Charles has had a long relationship with Canada, but he will have to be adopted

MONTREAL — As he stood between windswept Canadian flags on a podium in Iqaluit in 2017, Prince Charles recalled his first official visit to Canada’s North, nearly half a century earlier.

“I have never forgotten the warm welcome of the Inuit people, which made me feel immediately at home, as I did with all Canadians on my subsequent visits,” said Charles, who drew applause from the crowds in Nunavut’s capital with a tentative attempt to greet their hosts in Inuktitut.

On this trip and those before it, Charles underscored a relationship with Canada that stretches back decades, during 19 official visits, family trips and brief stops during his military service.

With the death of Queen Elizabeth II announced on Thursday, Charles is set to take over as Canada’s new head of state. But a British Crown expert believes the new King Charles III will still face a daunting challenge to establish himself in a country that has grown skeptical of the monarchy — and in a role that for many Canadians , has been so inextricably linked to his mother, for 70 years.

Charles’ relationship with Canada dates back to his very first official visit in 1970, which included a tour of Manitoba and the Northwest Territories with other members of the Royal Family. During his most recent visits, he was accompanied by his wife Camilla, whose distant Canadian ancestry he mentioned.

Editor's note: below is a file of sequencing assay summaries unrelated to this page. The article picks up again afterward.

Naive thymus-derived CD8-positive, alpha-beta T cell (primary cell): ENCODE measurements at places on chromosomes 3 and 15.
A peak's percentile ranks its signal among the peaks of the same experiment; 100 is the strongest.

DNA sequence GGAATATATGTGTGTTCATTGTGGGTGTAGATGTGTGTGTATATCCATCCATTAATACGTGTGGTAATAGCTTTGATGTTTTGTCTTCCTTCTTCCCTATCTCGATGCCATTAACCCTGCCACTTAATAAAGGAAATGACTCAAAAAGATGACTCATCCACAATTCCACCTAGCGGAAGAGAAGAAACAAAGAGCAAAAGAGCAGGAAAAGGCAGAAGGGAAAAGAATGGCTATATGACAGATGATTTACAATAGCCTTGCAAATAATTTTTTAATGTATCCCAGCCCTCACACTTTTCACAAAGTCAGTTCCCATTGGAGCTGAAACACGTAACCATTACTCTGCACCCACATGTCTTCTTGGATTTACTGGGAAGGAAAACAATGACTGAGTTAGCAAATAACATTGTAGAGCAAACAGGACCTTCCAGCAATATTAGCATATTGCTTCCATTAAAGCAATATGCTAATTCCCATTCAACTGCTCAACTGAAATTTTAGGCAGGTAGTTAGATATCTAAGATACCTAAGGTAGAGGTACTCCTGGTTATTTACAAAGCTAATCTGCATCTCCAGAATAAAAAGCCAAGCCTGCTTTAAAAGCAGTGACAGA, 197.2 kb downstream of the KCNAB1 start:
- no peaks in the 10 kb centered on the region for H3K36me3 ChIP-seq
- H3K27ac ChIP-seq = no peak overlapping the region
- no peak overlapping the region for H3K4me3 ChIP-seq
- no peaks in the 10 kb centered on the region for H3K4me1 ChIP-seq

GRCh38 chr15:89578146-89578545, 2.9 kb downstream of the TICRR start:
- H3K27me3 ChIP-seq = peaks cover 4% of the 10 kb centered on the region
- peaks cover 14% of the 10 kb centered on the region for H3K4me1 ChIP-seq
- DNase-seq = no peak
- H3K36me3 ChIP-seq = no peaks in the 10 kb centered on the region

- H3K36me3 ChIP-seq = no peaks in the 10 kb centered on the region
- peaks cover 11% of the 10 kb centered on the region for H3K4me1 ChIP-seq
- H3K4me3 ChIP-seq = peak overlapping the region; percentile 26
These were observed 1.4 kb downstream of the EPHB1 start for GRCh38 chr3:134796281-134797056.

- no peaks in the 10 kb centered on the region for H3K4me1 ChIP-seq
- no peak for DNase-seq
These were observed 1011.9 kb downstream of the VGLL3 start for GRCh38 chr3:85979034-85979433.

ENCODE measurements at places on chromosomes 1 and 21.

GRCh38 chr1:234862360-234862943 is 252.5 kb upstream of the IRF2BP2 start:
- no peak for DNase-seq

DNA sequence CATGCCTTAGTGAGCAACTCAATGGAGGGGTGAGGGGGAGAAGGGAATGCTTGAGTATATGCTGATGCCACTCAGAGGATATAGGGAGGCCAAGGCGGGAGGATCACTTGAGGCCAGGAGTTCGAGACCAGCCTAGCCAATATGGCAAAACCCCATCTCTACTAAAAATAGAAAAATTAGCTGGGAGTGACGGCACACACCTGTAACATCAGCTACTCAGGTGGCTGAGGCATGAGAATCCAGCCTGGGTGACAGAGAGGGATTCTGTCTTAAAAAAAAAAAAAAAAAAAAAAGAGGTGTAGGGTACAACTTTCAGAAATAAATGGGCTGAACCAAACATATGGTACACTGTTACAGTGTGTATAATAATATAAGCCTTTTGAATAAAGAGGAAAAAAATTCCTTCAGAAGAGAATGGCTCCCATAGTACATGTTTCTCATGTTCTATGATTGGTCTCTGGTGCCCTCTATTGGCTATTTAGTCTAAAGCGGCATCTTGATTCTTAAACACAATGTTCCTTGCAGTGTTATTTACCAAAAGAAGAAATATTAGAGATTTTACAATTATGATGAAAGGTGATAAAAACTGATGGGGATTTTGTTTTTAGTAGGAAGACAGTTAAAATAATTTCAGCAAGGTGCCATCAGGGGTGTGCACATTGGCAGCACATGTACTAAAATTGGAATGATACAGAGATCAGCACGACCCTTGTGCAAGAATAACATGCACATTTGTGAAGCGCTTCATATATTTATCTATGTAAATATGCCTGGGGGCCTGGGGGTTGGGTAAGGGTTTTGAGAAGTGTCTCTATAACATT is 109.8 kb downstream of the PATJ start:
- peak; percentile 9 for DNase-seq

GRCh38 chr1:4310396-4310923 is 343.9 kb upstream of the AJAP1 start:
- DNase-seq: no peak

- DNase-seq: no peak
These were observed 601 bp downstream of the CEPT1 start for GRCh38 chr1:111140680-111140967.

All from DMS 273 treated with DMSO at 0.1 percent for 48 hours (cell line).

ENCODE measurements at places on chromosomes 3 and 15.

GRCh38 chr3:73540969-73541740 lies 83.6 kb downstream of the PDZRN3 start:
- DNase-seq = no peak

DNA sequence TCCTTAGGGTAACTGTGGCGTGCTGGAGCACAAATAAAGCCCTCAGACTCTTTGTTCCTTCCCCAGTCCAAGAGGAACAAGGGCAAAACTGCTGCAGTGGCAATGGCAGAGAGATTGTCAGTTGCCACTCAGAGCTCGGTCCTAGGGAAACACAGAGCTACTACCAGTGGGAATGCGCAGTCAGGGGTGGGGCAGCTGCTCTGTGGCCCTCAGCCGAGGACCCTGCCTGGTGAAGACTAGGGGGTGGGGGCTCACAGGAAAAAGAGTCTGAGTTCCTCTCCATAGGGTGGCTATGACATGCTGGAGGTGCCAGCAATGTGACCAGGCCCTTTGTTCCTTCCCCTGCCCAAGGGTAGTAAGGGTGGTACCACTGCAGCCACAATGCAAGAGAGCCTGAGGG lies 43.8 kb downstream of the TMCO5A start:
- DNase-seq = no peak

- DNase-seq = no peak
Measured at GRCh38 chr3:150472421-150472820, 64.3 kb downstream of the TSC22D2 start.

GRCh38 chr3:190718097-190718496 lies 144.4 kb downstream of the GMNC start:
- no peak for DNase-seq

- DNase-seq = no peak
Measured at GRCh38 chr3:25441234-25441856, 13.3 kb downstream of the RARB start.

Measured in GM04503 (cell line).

These official visits have often included photo ops and official ceremonies that the Canadian public has come to expect from the Royal Family. But beyond the pomp and pageantry, there were events that hinted at a deeper connection with Canadians.

Climate change

Over the years, Charles’s visits to Canada have often been marked by events and conversations centering on climate change, an area in which he increasingly let go of his princely reserve.

In November 2021, Charles urged world leaders gathered at the COP26 climate summit in Glasgow, Scotland, to put themselves on “war footing” to cut emissions. This speech by Charles made headlines, but he had been delivering the same message for decades, including in Canada in 2009, when he described climate change as a “threat to all humanity”.

He underlined this issue once again during the 2017 stopover in Nunavut: he then pointed out that global warming was “bringing rapid and damaging changes to the Arctic way of life” which had long supported the Inuit people.

More recently, he has taken a particular interest in efforts to preserve Inuit language and culture, including inviting a group of Inuit to visit Wales in 2016 to discuss efforts to standardize the writing system. from Inuktitut.

Proclaimed heir at age three

Charles, eldest son of Queen Elizabeth II and Prince Philip, was born in 1948 at Buckingham Palace; he was proclaimed heir at the age of three, when his mother ascended the throne in 1952.